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Home Chiropractic Research Autism, Behavioral and Learning Disorders Autism, Asthma, Irritable Bowel Syndrome (IBS), Strabismus and Illness Susceptibility: A Case Study in Chiropractic Management

Autism, Asthma, Irritable Bowel Syndrome (IBS), Strabismus and Illness Susceptibility: A Case Study in Chiropractic Management

A 5-year-old female with autism, asthma, allergies, irritable bowel syndrome and left-sided strabismus who was experiencing 25 violent temper episode per day, with each episode lasting up to 20 minutes was referred for care. She also exhibited three episodes each day of self-inflicted violent behavior, which included biting her arm, slapping her head and repeatedly banging her head against a full-length mirror. She also had at least one episode of violent behavior each day - hitting people, especially her mother. Speech was limited to a few words such as "mama, dada, milk and walk."

Chiropractic Management consisted of correction of the atlanto-occipital subluxation with the patient adjusted in the knee-chest posture with contact to the posterior arch of atlas.

First week of care: After the first adjustment, patient had her first good night's sleep since her mother could remember. Violent temper episodes had reduced to 15 per day with de-crease in intensity. Self-inflicted violent behavior was decreased in frequency. Her speech, vocabulary and sleep patterns had improved.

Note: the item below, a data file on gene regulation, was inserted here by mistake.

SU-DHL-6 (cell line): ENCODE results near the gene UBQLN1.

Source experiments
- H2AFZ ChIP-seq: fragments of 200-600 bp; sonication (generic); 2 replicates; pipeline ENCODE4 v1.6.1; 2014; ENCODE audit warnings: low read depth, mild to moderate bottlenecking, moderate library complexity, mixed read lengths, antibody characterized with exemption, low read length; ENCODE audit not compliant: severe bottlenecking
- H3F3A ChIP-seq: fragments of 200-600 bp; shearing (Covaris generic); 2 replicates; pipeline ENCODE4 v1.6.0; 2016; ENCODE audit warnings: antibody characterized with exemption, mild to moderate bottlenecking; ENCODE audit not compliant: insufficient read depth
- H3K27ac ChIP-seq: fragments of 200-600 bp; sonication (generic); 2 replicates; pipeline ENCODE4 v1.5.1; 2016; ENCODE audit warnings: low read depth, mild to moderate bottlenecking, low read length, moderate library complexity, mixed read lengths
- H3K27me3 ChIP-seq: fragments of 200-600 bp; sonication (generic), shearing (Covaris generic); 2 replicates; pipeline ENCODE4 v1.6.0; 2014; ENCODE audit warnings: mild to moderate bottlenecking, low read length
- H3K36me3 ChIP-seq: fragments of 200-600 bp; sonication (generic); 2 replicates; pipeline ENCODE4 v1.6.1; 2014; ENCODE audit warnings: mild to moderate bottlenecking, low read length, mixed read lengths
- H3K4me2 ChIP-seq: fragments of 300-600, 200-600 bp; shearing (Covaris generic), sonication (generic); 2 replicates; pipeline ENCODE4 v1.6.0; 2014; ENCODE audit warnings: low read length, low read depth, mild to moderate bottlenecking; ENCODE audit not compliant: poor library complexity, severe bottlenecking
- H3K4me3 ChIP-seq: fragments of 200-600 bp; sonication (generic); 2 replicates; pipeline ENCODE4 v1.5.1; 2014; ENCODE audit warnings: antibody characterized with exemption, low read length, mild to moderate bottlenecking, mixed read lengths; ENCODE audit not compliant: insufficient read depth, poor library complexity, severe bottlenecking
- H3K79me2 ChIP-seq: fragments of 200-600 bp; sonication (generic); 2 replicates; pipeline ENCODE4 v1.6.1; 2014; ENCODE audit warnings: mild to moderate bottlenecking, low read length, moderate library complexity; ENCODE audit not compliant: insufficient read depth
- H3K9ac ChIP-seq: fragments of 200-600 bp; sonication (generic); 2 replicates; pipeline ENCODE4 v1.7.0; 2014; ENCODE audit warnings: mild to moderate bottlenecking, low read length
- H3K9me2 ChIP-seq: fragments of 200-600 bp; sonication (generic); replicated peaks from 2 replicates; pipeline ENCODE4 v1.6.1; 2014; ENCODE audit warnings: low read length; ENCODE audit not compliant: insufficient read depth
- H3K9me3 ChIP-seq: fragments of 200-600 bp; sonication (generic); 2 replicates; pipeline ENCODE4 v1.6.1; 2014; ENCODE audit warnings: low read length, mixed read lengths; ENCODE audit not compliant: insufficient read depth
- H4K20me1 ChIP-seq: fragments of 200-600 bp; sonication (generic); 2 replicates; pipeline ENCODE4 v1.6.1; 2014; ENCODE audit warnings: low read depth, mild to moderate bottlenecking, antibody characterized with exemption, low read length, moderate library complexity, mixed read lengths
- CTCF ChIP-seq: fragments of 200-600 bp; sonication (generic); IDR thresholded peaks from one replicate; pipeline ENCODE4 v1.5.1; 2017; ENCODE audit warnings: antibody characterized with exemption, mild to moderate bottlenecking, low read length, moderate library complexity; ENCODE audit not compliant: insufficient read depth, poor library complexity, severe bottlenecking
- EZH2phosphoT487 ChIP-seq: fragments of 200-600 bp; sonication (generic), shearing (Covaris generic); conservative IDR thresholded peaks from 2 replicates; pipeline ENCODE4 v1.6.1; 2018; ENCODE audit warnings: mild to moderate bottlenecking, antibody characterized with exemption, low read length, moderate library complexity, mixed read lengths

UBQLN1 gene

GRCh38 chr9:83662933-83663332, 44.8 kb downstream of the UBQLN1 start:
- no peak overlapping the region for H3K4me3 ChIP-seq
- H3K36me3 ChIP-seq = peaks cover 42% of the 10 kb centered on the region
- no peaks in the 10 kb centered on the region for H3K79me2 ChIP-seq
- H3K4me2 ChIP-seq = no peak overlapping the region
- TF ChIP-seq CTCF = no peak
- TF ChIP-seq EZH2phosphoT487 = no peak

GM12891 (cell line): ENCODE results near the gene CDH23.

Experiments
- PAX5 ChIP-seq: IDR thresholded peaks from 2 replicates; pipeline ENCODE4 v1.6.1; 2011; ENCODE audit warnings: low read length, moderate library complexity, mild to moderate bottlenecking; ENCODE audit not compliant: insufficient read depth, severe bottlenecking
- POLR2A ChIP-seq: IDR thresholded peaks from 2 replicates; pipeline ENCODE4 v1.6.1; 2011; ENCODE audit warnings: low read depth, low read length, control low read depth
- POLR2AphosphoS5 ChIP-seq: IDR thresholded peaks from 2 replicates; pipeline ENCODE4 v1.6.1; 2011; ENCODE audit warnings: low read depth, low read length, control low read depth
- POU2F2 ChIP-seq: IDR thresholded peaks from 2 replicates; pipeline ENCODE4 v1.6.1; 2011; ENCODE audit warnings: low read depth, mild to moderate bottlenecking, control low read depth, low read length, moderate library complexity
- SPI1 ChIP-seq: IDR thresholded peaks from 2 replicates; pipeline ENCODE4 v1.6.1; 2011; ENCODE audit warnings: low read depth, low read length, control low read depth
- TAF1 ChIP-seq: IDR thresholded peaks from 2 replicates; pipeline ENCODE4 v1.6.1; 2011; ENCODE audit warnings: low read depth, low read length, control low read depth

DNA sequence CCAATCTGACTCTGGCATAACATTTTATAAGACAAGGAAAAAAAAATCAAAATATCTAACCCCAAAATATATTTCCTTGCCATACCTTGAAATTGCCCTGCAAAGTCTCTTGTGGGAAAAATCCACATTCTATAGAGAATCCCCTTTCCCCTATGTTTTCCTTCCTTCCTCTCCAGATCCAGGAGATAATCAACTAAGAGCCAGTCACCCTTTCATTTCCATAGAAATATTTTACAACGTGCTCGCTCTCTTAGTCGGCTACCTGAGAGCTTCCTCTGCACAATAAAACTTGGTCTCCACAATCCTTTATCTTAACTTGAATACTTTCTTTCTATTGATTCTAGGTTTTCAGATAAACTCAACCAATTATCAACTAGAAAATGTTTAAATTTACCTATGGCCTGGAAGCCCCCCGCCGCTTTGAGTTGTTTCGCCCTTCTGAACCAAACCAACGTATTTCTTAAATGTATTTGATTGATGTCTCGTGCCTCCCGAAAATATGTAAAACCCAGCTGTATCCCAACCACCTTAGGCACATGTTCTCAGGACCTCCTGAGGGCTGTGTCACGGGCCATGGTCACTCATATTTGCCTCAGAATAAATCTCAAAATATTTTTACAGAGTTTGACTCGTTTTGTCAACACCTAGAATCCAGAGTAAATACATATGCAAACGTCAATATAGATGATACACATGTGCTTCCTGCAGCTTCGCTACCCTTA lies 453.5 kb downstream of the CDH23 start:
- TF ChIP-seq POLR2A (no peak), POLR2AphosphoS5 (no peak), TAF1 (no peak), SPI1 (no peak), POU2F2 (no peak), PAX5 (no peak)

Second week: one adjustment. Violent temper episodes at five per day. Right eye showed no more signs of strabismus. Patient began speaking in sentences for the first time. Mother reported a marked decrease in hyperactivity along with a desire to be touched and hugged.

Third week: One adjustment. Violent temper episodes 2 per day with decreased intensity. Mother stated there was little hyperactivity. Self-directed or outward violent behavior have ceased. Irritable bowel syndrome was much improved.

Fourth week: no adjustments. All temper episodes, hyperactivity, violent behavior have stopped. Sleeping through the night. Patient was evaluated by two therapists who declared the diagnosis of autism was "incorrect."

Week 5- 8: a mild return of symptoms, an adjustment was given, and symptoms abated.

Weeks 9-12: no adjustments. The IBS had almost completely resolved. Patient continued to improve over next 8 months; no more asthma attacks.

Amalu WC.   Todays Chiropractic. September/October 1998. Pp. 32-47.